Category Technology
Publication date
29 March 2022

The best way to improve your site’s performance

Time to read 6 minutes read
Your website is taking so long to load and you know it’s costing you money. But how can you improve your site’s performance and core web vitals? Cut, cut and cut some more.

Performance used to be a nice-to-have. When we talk about performance, we generally refer to making websites faster. But these days there’s more of an onus on getting it right – it’s not just about user experience any more.

Performance has become a key part of search engine optimisation (SEO) – the way search engines, and therefore users and customers, find you online. 

Core web vitals are metrics that are used by Google to determine the performance of a page so they’re crucial when it comes to optimising your site. You need good numbers in order to rank well.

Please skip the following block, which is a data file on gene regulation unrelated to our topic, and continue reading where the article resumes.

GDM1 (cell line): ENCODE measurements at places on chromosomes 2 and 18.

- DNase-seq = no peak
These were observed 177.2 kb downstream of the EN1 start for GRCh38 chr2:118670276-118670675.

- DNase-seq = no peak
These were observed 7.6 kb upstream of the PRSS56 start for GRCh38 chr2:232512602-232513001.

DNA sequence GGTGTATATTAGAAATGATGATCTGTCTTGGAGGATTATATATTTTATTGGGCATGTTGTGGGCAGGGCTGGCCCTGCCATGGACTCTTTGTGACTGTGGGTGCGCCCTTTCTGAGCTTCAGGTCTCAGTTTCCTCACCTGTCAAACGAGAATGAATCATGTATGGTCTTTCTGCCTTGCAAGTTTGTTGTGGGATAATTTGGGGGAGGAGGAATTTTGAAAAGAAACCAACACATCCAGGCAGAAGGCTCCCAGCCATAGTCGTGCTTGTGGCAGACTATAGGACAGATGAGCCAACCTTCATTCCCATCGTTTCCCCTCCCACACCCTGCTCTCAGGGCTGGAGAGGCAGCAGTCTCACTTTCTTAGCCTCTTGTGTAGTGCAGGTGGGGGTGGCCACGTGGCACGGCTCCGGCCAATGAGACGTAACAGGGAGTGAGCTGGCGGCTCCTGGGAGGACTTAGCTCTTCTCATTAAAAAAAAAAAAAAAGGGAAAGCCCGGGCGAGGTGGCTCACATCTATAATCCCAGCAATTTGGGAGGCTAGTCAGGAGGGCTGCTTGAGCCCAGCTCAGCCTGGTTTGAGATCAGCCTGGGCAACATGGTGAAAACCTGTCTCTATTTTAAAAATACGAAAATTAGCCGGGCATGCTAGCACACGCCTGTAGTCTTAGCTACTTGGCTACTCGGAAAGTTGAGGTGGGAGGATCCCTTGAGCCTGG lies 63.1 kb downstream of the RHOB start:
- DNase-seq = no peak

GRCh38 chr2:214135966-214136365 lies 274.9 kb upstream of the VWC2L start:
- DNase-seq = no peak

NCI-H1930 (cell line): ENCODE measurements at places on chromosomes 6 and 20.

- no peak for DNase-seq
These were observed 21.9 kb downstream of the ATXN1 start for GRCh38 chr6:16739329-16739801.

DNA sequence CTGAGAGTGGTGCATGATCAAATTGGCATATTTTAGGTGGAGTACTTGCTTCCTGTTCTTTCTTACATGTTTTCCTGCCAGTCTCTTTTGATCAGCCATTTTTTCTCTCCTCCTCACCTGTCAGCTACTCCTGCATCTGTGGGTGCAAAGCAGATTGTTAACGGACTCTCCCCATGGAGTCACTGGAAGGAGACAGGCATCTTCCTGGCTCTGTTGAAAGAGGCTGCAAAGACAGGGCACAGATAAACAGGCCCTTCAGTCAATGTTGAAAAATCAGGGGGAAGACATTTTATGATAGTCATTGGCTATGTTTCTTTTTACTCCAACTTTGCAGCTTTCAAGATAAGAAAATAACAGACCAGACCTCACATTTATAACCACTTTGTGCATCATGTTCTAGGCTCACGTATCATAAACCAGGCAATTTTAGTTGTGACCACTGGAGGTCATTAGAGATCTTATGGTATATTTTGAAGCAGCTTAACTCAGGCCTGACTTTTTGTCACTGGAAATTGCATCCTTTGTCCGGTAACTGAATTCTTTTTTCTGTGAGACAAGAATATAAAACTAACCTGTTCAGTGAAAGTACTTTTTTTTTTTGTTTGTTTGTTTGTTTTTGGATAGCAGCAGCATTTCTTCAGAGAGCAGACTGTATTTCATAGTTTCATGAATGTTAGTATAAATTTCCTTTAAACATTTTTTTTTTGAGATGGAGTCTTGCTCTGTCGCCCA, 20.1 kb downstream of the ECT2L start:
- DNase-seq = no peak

Performance is now a key factor in any changes made to the website, and it has a significant effect on the bottom line. Every second of load time can affect your conversion rate – by an average of 4.42% within the first three seconds.

These are the core web vitals that determine the performance of your website and the performance criteria:

Core Web Vital What it measures What it should be
Largest Contentful Paint (LCP). Loading performance. LCP should occur within 2.5 seconds of when the page first starts loading.
First Input Delay (FID). Interactivity. Pages should have a FID of 100 milliseconds or less.
Cumulative Layout Shift (CLS). Visual stability. Pages should maintain a CLS of 0.1 or less.

So how do you go about improving your website’s performance? 

If you can't measure it, you can't manage it. So the first step in improving performance is to see how the site is currently performing. You’ll need to measure where you are and see where you rank, not only in terms of these core web vitals but also against other websites in the same sector.

Annertech has a lot of experience optimising websites for high traffic volumes. We use a range of tools for performance testing, including:

  • GTmetrix – this lets you keep track of these things over time, so you can take a report and run it against another report.
  • PageSpeed Insights – a free service run by Google, which downloads, parses and grades a website's performance. It tests browser performance, so all the assets required to render a page – HTML, images, CSS, JavaScript, fonts – are downloaded, including those on third-party sites.